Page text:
Rhino Poaching Crisis Expands
India Monday lost its ninth rhino to poaching so far this year within the northern state of Assam.
The greater-one horned, or Indian rhino, was found shot dead with its horn removed in Kaziranga National Park. Seven other rhinos have already been killed in the park during 2013, and an additional rhino was poached last month in Manas National Park.
Officials are concerned about the increasing use of sophisticated weapons by poachers. Many of the Assam's rhinos have been gunned down by Kalashnikov rifles. The state has approximately 2,500 rhinos remaining after losing 21 to poachers last year.
The use of high-powered weapons enables poachers to kill the rhinos quickly, cut off their horns and flee before the forest guards can get to the scene.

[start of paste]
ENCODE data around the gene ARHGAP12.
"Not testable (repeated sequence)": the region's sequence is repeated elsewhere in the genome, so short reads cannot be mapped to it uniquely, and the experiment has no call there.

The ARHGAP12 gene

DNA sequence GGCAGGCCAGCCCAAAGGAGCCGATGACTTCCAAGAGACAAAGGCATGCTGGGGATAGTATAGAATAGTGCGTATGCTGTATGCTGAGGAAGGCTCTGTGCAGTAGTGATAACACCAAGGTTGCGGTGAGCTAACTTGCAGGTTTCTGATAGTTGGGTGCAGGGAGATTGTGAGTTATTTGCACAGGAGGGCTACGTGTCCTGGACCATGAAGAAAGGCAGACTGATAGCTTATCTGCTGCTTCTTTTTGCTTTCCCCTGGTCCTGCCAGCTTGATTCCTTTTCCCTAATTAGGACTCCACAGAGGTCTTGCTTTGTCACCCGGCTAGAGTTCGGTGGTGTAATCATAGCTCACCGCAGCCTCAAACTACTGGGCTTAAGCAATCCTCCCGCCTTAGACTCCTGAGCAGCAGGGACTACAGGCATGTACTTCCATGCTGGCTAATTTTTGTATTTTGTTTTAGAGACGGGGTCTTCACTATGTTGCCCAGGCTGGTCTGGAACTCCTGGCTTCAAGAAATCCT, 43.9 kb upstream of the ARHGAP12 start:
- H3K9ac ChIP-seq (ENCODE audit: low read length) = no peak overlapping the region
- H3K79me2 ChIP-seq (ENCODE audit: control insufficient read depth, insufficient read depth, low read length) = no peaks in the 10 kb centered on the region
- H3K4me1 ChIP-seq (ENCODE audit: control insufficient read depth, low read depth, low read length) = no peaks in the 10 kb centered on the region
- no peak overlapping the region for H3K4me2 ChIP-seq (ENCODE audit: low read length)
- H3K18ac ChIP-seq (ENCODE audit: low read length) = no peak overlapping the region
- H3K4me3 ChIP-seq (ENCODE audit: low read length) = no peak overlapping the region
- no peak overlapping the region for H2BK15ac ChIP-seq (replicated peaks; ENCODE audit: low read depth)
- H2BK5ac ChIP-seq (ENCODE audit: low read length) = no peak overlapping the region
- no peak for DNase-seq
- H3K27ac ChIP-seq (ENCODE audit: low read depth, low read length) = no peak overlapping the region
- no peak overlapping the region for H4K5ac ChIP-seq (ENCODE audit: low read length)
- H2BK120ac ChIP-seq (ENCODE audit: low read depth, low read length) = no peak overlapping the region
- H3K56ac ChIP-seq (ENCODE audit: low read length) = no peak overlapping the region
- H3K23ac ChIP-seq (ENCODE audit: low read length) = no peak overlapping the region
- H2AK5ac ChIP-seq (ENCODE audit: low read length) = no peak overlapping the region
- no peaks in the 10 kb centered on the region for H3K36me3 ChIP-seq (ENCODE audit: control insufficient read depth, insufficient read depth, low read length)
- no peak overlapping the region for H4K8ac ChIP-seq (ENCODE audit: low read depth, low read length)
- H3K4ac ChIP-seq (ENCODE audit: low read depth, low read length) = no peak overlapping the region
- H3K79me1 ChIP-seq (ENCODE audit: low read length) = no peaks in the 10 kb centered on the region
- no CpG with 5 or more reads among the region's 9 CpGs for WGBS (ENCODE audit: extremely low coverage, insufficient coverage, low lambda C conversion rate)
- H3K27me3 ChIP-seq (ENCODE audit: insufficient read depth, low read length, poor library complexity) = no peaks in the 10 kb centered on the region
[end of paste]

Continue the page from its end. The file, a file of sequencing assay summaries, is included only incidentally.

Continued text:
The proximity of Assam to India's porous international borders with neighbours such as Bangladesh and Myanmar is believed to contribute to availability of arms and also enables poaching gangs access international criminal syndicates engaging in wildlife smuggling.
The primary destination for rhino horns is Viet Nam, where new medical and social uses have emerged in recent years. According to a recent TRAFFIC report, consumers in Viet Nam are willing to pay extremely high prices for medicines made with rhino horn in the mistaken belief that it can cure a number of diseases.
Rising illicit demand for rhino horn has pushed poaching of African rhinos to crisis levels. Poaching statistics released recently by the South African government reveal that a record 668 rhinos were killed across the country in 2012, an increase of nearly 50 per cent from the 448 rhinos lost to poachers in 2011.
Rhino photo via Shutterstock.
Read more at WWF Global.